Ed Clark, President and Co-Founder of Wildlife Center of Virginia, Retiring as President

Ed Clark, President and Co-Founder, is announcing his retirement, after more than 41 years at the helm of the Wildlife Center of Virginia. He will retire from his role as president at the end of March 2024.

February Update: We're currently planning a retirement celebration for Ed. Find out more information as it becomes available on the party's Event Page.

The Wildlife Center Board of Directors is working with a professional recruitment consultant as part of a nationwide search for the Center’s new President. Though Ed will be passing the baton to new leadership, he will remain engaged with the Center’s work in his new role as President Emeritus. “It has been the privilege of a lifetime to have led the Center’s incredible team for the last 41 years, but it is now time for me to cheer from the sidelines,” Ed reflected.

Letter from the WCV Board of Directors

Ed is confident that the work of the Center — by a team of dedicated individuals — will continue as he steps down from the role as president. "Since we founded the Center in 1982, it has become a strong and secure organization – we’ve done so much to teach the world – with extremely talented and committed leadership in every department and every aspect of our work. That team will continue to provide world-class care of wildlife, outstanding educational outreach, and dedicated professional training. The Center will not miss a step."

Under Ed’s leadership and vision, the Center has grown from a small, local wildlife rehabilitation facility to a professionally staffed, internationally recognized training and research center. During the past four decades, the Center has:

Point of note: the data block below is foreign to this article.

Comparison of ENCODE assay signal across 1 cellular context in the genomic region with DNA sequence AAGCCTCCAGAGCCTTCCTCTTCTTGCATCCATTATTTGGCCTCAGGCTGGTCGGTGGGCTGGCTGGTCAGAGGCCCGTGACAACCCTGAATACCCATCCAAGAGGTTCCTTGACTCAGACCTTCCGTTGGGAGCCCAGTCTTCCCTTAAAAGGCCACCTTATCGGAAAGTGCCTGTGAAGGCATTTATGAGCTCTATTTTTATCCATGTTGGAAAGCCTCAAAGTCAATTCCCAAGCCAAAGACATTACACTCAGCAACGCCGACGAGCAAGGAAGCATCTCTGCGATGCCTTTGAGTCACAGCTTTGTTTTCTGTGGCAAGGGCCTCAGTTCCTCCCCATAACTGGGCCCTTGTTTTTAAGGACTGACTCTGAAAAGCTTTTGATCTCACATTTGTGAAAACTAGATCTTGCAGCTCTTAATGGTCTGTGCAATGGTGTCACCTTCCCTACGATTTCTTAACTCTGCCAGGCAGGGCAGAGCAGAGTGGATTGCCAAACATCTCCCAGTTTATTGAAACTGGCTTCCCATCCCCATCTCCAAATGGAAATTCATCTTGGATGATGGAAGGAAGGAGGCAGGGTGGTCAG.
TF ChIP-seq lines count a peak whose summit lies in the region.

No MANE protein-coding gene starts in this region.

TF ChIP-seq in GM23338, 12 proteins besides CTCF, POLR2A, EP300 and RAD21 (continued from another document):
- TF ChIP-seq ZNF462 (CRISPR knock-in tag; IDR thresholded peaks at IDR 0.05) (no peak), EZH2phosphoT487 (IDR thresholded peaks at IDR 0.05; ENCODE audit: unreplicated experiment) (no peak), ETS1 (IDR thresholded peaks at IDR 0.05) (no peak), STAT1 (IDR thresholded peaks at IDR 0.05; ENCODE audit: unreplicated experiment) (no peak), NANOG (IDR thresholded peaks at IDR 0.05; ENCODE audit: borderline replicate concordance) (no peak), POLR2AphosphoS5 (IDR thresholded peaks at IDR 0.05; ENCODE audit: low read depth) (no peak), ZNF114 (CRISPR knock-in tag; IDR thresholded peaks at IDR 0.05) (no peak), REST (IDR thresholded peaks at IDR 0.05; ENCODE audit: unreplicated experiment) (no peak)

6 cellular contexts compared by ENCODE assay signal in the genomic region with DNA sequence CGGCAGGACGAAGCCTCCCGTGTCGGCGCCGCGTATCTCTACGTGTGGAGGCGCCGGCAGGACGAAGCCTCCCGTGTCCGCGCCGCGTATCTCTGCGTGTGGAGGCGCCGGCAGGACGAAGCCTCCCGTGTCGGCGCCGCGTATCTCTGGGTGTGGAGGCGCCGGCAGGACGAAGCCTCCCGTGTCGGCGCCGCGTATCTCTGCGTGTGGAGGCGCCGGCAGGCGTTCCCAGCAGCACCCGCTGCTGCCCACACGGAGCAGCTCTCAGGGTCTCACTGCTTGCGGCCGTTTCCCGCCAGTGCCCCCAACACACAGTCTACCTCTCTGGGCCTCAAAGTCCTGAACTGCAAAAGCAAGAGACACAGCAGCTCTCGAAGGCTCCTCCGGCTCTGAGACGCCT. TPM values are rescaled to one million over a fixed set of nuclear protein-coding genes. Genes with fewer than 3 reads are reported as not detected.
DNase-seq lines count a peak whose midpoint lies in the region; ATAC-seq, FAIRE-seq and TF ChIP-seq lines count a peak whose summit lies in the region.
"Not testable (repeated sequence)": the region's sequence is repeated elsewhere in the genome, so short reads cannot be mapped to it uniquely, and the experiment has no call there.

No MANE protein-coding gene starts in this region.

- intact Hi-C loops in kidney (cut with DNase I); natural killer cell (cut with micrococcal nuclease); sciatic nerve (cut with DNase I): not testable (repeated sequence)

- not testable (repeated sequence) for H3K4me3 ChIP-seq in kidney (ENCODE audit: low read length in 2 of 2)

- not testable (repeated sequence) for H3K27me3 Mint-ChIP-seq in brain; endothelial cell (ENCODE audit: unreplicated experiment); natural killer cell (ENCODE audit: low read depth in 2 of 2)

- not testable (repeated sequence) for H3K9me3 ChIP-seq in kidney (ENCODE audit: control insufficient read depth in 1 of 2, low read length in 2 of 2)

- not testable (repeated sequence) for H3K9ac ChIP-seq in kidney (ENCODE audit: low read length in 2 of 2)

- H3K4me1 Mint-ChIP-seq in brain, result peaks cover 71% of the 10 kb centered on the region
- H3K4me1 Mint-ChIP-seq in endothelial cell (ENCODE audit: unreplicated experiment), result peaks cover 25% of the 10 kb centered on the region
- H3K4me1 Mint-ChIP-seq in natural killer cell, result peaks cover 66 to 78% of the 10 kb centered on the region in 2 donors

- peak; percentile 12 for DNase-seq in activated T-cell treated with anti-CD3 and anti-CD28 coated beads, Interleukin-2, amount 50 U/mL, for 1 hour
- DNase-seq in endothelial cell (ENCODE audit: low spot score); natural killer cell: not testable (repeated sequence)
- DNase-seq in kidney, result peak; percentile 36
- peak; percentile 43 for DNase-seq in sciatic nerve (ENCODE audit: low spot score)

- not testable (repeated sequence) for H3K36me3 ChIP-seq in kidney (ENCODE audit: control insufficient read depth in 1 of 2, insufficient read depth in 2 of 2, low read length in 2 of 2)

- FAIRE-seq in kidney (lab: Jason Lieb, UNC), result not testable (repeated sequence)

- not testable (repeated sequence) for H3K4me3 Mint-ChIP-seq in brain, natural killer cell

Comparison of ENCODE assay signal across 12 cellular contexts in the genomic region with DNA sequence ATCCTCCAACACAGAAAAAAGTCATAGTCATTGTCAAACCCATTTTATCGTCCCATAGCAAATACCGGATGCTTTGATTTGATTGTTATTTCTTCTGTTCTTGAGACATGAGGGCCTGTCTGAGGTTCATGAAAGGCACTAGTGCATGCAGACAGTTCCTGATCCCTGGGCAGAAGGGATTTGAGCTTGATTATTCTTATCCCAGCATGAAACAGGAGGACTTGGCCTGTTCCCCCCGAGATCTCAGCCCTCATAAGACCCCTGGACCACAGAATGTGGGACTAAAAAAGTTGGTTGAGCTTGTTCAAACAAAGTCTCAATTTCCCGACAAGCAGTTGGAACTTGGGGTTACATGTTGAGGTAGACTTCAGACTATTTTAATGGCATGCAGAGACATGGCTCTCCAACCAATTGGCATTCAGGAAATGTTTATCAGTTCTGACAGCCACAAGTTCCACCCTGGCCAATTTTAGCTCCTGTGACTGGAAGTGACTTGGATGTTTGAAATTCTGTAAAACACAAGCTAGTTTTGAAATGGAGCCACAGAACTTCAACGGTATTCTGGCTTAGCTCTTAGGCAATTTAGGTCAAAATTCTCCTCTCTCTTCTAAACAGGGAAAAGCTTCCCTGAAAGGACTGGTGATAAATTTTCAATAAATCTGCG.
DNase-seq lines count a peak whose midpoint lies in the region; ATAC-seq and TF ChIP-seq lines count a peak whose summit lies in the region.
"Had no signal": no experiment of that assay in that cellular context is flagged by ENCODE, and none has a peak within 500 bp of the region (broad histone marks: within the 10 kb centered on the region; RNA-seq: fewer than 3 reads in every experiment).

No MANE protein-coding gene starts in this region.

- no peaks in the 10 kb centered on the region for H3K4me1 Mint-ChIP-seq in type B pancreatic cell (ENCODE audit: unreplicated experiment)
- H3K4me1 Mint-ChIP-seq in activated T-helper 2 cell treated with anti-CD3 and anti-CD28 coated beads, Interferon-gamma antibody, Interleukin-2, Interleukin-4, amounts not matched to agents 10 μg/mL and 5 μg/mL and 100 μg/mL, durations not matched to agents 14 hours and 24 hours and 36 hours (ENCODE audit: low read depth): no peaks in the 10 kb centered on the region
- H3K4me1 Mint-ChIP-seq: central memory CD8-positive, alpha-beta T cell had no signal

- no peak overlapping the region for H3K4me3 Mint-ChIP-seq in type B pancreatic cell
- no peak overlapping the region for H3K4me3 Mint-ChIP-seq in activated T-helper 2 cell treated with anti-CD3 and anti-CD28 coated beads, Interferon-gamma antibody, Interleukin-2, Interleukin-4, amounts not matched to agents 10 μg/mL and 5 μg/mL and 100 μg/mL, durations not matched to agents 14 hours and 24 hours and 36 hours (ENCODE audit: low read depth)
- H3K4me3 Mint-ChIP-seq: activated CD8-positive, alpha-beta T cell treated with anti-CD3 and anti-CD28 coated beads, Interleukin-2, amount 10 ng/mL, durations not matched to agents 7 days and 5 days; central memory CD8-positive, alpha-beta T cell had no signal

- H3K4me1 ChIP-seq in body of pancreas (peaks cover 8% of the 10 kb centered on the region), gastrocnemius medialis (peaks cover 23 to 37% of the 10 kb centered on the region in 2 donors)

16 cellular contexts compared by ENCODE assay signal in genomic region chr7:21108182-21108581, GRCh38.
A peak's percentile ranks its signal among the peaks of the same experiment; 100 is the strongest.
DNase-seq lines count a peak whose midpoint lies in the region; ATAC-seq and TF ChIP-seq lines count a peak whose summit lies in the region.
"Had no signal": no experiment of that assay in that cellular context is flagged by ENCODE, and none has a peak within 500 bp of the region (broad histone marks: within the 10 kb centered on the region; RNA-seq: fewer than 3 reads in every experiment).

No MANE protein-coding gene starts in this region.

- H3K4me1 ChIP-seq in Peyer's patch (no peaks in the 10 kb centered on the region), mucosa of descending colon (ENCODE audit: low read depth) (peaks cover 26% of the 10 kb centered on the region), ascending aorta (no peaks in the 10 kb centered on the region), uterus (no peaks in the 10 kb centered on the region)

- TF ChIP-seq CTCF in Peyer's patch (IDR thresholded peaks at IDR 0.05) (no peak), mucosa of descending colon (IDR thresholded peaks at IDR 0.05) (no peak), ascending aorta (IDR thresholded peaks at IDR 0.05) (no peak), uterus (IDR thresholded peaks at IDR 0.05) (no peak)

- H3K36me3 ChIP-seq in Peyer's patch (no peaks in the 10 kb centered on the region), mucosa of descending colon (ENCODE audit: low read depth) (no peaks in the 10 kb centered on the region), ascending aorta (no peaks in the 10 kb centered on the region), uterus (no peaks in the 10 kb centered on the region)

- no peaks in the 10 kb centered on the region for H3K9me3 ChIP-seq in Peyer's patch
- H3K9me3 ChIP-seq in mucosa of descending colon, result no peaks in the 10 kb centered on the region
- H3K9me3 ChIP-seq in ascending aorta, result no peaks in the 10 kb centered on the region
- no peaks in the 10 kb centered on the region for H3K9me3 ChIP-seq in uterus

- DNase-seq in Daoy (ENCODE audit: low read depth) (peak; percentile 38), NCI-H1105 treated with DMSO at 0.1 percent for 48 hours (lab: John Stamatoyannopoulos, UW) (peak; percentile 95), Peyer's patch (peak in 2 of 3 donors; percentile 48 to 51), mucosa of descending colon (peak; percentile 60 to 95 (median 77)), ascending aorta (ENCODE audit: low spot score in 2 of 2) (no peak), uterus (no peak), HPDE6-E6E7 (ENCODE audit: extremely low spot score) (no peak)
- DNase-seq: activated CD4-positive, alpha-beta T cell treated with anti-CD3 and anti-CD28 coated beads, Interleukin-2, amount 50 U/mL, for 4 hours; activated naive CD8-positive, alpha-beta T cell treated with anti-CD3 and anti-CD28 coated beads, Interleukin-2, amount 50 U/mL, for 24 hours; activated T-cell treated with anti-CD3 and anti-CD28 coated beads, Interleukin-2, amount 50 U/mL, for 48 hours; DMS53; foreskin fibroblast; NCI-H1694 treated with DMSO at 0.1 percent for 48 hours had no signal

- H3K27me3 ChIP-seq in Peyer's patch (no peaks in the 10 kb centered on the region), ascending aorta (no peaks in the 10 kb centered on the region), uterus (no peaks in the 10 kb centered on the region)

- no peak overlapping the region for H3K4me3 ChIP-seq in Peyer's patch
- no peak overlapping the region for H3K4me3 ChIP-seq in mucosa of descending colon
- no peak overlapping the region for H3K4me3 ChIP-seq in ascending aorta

• Provided professional training for more than 1,000 veterinary students and professionals, including undergraduate students, fourth-year veterinary students, and postdoctoral interns, fellows and residents from every veterinary school in the United States and Canada and nearly 40 other countries.
  • Reached millions through in-person programming, on-line training, and a vibrant online and social media presence.
  • Engaged in groundbreaking clinical research and issue advocacy. In the 1980s, for example, the Wildlife Center played a major role in banning the agricultural chemical Furidan, which, according to EPA estimates, was killing more than two million birds in the U.S annually, even when used according to label directions.
  • Developed the first comprehensive national wildlife health database for the real-time monitoring of emerging disease in wildlife. In the wake of 9/11, the Center received Department of Defense funding to develop this database as a potential tool for monitoring and detecting bioterrorism and biosecurity threats to the United States [wildlife are often the indicators of pathogenic or environmental contamination]. The system, known as WILD-ONe (Wildlife Incident Log/Database and Online Network), is made available at no charge to wildlife care facilities worldwide. More than 200 wildlife facilities currently use WILD-ONe, which has now accumulated more than 700,000 patient records. In addition to providing the potential for real-time detection of emerging threats, the data is now being used for research into environmental and pathological problems affecting wildlife over time.
  • Published scores of articles in peer-reviewed scientific journals and publications, based on its clinical studies and research. For example, the Center is currently researching lead poisoning of Bald Eagles and other scavengers that consume shards of lead from the carcasses of animals left by hunters. The Center’s research has found that more than 70 percent of the Bald Eagles admitted to its hospital have measurable levels of lead in their bloodstream.
  • Gained worldwide visibility through three television series hosted by Clark—on PBS and Animal Planet. In the 1990s Clark hosted five seasons of the award-winning series Virginia Outdoors. In the late 1990s, the Center’s work was the focus of Animal Planet‘s weekly series Wildlife Emergency, which was translated into several languages and aired worldwide. Currently, the Center’s work is featured in the PBS series UNTAMED, which is being shown on PBS affiliates across the nation. UNTAMED has won four Telly Awards and was nominated for a regional Emmy Award. Clark has also appeared on national programs including the TODAY show, Larry King Live, Fox News, and C-SPAN’s Capitol Journal, and in a number of documentary films and television specials.

Read the full press release

Read Ed Clark’s complete biography

Join us in wishing Ed all the best in his retirement! Stay tuned for more information on ways to celebrate with us in Spring 2024.